I recently came across a pro-choice organization called 4000 Years for Choice. This group seeks to make abortion appear to be something innately human, by highlighting how long women have sought out abortions and abortion inducing concoctions. I couldn’t help but be completely perplexed by images such as this:
The first thing that comes to mind is how ridiculous it seems to justify an act by how prevalent the act has been in the ancient world. I mean… really?! You know what else was popular in the time of ancient Rome? Slavery, human sacrifice, and mass infanticide. A real hotbed for morality. So what on earth would prompt this organization to promote ancient practices of abortion as proof that abortion is good?
In order to answer this question, I wanted to understand why infanticide seemed to be so common in the ancient world. The top article I found, published by Discovery, summarized a recent study on the practice and said:
The study, which has been accepted for publication in the Journal of Archaeological Science,
explains that “until recently, (infanticide) was a practice that was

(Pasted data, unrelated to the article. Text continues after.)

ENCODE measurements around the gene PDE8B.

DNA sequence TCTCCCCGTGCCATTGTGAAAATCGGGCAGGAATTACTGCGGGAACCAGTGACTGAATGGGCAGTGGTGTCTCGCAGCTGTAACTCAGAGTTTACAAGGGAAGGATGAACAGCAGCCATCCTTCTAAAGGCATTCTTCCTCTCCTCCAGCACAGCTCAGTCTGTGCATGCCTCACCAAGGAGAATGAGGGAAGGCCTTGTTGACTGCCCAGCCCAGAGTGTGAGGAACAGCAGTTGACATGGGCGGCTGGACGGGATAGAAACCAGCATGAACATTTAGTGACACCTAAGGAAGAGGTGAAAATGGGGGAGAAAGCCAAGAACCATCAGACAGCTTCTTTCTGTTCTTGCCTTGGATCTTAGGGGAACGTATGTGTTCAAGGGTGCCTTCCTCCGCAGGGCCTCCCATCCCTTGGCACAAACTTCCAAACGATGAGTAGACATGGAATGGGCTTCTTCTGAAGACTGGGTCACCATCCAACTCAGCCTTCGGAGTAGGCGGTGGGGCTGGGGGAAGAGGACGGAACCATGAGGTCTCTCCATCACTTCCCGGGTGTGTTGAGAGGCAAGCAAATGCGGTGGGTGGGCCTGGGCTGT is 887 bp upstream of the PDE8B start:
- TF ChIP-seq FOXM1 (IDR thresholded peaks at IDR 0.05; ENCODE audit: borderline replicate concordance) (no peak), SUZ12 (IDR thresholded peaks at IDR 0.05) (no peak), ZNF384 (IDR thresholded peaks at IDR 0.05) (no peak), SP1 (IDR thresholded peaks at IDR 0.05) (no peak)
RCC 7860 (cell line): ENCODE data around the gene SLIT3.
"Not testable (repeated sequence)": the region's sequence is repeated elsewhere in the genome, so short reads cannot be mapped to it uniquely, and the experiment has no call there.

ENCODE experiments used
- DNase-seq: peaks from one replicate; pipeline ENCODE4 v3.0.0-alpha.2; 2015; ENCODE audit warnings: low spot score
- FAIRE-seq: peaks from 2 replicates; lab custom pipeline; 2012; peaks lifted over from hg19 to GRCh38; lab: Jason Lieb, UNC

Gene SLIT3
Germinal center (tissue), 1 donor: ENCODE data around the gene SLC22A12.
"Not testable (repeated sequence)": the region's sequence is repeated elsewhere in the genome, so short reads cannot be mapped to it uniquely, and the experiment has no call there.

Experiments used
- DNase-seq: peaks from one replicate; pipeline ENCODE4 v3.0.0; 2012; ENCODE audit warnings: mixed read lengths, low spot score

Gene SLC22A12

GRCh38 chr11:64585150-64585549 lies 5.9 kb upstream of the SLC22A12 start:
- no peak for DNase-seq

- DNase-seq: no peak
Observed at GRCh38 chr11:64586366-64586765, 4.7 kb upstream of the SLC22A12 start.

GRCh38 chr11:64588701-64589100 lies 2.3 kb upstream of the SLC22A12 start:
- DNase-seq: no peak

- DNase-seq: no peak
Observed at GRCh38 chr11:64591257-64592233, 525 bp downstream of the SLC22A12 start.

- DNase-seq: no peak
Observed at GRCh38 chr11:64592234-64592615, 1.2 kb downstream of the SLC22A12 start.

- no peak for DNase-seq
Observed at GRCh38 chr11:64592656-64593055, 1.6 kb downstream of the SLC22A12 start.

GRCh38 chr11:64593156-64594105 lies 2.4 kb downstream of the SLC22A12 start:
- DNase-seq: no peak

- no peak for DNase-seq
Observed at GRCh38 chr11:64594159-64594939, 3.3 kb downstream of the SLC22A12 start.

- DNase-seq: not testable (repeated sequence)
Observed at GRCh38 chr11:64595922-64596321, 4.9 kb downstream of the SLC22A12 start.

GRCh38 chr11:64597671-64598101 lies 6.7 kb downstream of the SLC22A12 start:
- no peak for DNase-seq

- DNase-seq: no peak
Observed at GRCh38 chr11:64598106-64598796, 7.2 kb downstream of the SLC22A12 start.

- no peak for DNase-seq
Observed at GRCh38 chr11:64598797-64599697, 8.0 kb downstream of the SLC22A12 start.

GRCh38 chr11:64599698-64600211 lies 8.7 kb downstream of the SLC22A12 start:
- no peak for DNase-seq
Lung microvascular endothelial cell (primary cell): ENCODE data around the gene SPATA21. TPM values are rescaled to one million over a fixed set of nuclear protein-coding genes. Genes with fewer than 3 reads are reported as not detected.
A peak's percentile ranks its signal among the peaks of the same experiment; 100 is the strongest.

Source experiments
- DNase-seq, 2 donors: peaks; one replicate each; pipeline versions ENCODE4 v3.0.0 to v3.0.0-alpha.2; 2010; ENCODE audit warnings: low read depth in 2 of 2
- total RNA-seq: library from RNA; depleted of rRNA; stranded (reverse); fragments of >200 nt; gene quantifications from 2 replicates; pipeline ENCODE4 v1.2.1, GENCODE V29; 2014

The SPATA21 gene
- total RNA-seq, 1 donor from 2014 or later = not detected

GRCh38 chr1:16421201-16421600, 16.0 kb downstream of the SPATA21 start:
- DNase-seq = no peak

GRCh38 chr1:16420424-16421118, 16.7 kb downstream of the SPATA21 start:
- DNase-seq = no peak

widely tolerated in human societies around the world. Prior to modern
methods of contraception, it was one of the few ways of limiting family
size that was both safe for the mother and effective.”
The article continues:
The findings add to the growing body of evidence that infanticide was
common in the Roman Empire. …
“Societies with extreme poverty may use infant homicide as a means to
conserve resources, reduce economic strain, or improve the quality of
life for the family,” they explained. …
The researchers suggest that the
practitioners may, in some cases, perceive infanticide as “mercy
killing, where the goal may be to alleviate suffering, not to cause it.”
Call me crazy, but this seems very similar to some common reasons for abortion today.
In a modern society, infanticide is clearly not an acceptable form of birth control, and we have come to ensure that one’s life is legally protected from birth. No longer do we allow the killing our born offspring as a way to address concerns about poverty and economic strain. But is this a real change, or have we merely shifted the killing to an earlier point?
It is our duty, as modern, moral and rational agents, to address the moral failures of past societies, and to continually take actions that are progressive, not regressive. Attempting to celebrate abortion in ancient Rome, a world rife with human rights violations, to me just highlights how important it is to move away from these destructive social practices, and to value human life and sustain it whenever possible.